The Scientology movement went on trial in Paris yesterday for "organised fraud" in a case which could lead to the cult's organising bodies being outlawed in France.
The French state prosecution service has failed to back the trial but denies that its decision was influenced by the lobbying of French politicians, including Nicolas Sarkozy before he became President, by leading Scientologists, including the actor Tom Cruise. After an 11-year inquiry, following complaints from four French former Scientologists, an independent, investigating magistrate decided that the prosecution should go ahead.
Two female plaintiffs allege that, between 1997 and 1999, the French movement persuaded them to pay the equivalent of €20,000 each on drugs, vitamins, counselling, saunas and equipment to improve their mental and physical health. This included an "electrometer" to measure the state of their "spiritual condition".
The movement is accused of pretending to "identify and resolve alleged psychological difficulties" and "promoting the personal flowering" of its adepts with the "sole aim of seizing their resources" and "establishing psychological control over them".
Although individual Scientologists, including the cult's founder, L Ron Hubbard, have previously been convicted in France, this is the first time that the movement itself has been accused in a French court of systematic criminal activity. Seven leading members of the movement in France are also on trial.
Scientology, officially accepted as a religion in the United States, is on trial for "escroquerie en bande organisée" – or organised financial fraud. It is also accused of dispensing drugs illegally to its members. Two of the original plaintiffs have withdrawn their actions.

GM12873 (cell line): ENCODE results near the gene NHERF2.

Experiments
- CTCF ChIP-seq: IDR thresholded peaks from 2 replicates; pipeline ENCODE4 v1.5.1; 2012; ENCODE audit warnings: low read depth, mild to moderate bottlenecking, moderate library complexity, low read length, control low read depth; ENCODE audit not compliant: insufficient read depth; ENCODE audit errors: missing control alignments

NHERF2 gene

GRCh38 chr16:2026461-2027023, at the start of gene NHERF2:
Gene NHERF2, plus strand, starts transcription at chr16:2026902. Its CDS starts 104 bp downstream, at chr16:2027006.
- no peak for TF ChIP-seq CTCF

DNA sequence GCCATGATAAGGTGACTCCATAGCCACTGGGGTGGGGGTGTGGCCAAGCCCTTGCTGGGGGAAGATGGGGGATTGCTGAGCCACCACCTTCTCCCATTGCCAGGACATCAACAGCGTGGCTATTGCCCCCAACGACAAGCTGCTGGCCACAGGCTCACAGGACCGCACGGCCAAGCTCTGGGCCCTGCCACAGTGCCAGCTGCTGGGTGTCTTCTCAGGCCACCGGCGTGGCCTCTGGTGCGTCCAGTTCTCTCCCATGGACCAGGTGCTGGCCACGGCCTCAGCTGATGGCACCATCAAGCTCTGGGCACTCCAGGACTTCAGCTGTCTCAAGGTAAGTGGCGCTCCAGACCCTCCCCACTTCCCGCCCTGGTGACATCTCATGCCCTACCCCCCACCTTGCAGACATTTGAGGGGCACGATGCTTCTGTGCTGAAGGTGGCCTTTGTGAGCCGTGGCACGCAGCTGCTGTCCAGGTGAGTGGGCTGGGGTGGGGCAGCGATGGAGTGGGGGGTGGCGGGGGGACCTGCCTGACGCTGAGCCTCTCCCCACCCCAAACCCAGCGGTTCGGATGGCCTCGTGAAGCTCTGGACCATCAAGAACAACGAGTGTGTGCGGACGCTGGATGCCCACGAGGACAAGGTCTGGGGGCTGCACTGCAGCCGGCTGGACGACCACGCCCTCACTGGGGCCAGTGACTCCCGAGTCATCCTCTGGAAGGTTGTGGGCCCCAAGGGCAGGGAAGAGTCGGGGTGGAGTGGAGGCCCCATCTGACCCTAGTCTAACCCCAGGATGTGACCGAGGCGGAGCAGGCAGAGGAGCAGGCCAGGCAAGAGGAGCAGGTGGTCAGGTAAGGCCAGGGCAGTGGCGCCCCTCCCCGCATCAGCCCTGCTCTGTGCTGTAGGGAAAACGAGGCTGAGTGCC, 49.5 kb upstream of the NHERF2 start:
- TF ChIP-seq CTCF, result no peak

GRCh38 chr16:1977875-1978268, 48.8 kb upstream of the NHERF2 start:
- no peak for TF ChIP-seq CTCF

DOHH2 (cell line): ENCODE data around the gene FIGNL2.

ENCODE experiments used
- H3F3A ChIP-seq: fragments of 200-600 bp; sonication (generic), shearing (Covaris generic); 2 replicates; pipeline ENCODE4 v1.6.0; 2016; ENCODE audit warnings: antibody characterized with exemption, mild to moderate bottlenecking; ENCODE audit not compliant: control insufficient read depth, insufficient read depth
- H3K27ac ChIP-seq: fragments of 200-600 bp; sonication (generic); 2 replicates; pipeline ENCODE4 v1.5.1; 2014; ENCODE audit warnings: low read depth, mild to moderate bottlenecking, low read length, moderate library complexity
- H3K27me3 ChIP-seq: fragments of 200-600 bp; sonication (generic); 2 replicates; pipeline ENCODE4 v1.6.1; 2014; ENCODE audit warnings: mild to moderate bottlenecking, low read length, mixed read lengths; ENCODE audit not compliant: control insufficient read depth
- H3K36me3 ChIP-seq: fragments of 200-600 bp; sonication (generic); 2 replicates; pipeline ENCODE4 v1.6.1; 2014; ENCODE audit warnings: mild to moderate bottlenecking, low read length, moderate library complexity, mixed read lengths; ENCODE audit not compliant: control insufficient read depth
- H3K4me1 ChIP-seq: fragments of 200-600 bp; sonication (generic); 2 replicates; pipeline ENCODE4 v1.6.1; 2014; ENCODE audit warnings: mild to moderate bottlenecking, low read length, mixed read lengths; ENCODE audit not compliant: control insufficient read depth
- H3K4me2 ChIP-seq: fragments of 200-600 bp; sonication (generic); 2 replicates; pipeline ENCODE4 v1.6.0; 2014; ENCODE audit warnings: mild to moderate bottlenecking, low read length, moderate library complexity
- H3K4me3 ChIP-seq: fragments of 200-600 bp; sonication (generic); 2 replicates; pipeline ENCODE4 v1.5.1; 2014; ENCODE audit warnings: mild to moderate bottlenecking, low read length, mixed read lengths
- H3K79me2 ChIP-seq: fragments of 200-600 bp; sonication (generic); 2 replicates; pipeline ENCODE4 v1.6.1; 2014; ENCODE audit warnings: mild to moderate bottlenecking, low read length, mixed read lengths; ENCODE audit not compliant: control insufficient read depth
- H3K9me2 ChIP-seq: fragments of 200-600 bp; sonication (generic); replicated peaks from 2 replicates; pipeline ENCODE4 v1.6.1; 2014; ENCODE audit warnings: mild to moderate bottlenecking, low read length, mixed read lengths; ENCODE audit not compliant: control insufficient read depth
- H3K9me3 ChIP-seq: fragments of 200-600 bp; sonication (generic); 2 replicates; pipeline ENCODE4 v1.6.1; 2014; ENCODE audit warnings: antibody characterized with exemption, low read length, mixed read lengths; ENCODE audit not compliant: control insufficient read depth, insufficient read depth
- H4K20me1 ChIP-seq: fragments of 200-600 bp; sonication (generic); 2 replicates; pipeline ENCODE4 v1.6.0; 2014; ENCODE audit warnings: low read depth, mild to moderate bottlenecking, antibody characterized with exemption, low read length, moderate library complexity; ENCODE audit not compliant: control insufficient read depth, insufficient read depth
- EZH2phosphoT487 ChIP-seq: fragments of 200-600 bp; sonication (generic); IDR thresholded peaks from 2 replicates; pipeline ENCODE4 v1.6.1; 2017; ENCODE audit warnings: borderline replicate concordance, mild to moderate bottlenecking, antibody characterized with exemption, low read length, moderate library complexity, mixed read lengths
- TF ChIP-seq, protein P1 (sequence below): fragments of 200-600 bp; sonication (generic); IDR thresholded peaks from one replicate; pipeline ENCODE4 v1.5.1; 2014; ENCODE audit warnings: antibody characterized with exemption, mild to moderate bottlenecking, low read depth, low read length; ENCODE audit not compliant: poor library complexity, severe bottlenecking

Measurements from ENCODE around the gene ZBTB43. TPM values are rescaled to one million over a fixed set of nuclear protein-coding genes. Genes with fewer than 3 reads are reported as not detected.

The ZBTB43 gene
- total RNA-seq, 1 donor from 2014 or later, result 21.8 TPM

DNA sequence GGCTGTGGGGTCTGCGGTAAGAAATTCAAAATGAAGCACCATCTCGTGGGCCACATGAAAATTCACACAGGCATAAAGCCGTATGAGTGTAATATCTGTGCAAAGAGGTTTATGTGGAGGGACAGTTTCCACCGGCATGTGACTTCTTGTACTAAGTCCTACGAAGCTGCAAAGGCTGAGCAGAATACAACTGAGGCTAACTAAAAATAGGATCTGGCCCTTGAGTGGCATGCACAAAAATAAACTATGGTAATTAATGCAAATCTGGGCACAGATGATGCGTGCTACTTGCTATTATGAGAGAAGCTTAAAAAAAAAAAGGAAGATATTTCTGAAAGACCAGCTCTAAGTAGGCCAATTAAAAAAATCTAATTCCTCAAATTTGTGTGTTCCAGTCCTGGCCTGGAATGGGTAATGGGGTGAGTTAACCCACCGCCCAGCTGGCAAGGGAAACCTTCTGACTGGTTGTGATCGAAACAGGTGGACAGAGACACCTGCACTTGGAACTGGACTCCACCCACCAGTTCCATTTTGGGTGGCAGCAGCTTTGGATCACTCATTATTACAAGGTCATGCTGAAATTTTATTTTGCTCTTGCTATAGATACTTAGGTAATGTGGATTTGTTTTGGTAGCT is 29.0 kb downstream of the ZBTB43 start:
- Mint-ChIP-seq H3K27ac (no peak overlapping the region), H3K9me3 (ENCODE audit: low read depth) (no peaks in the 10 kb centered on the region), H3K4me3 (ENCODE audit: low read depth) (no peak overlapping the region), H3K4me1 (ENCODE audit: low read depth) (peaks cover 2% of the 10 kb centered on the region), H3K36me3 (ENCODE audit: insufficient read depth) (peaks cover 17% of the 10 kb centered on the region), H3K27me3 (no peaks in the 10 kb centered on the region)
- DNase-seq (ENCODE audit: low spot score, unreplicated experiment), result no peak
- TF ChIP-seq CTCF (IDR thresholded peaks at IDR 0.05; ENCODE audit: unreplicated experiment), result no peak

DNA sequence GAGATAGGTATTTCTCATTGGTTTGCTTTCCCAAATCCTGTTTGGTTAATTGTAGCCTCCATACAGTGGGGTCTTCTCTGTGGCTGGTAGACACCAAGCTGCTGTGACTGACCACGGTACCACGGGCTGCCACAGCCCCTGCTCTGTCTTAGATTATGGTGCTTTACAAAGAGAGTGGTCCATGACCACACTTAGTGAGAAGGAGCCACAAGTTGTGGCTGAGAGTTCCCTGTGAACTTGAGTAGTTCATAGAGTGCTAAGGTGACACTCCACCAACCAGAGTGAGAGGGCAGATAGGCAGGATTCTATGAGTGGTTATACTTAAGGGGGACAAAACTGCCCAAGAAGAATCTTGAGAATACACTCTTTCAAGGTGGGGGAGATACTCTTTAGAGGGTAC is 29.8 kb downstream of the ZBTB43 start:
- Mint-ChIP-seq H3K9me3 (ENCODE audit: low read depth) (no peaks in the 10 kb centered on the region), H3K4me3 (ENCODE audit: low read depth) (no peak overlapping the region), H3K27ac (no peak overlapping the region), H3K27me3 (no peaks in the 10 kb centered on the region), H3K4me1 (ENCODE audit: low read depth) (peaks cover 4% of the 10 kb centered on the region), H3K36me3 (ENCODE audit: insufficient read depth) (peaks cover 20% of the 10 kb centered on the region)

If convicted after a two or three-week trial, the main French organisations of the movement could be ordered to close down.
The cult's French spokeswoman, Danièle Gounord, protested yesterday that Scientology was the victim of a "heresy trial" and "mendacious accusations". Maitre Olivier Morice, lawyer for the two remaining plaintiffs, said the court would have an opportunity "once and for all" to examine the evidence that the leaders of the Church of Scientology are driven by financial gain.
This was the conclusion drawn by the report submitted by the investigating magistrate, Jean-Christophe Hullin, three years ago. He said that Scientology was "first and foremost a commercial organisation" motivated by "an absolute obsession with profit".
The French state prosecution service rejected Judge Hullin's conclusions and decided in 2006 that Scientology should not be sent for trial. Whatever outsiders might think, the prosecution service decided, Scientology was motivated by "religious conviction" and not "personal gain". The actor and Scientologist Tom Cruise had led a lobbying campaign to block the legal action, which is the latest of five against the movement in France since the 1970s. At one point, he sought, and was granted a meeting with M Sarkozy, before he became President. The prosecution service, or parquet, denies any connection between this political lobbying and its decision to recommend an acquittal.
Judge Hullin decided to send the case for trial despite the parquet's decision. Under French law, the investigating magistrate can, in effect, overrule the state prosecution service but the chances of a successful prosecution are inevitably dimmed.
The defendants, including the Church of Scientology itself, are formally accused of cheating the defendants "by systematic use of personality tests of no scientific value ... with the sole aim of selling services and products".
Scientology was founded in 1952 by a former science fiction writer, L Ron. Hubbard. Although the complete teachings of Scientology are available only to senior adepts, the core of its beliefs is that all humans are immortal beings who have strayed from their true nature. Human souls or "thetans" can be reincarnated. Many have already lived on other planets in the universe.
The movement "audits" the souls of members and would-be members and – in return for fees or donations – prescribes "purification" courses, including vitamins, drugs and lengthy saunas.
Scientology claims that it is a religion, like any other religion with beliefs that may seem implausible to outsiders. Its approach would, the cult argues, lead to a world without crime and war.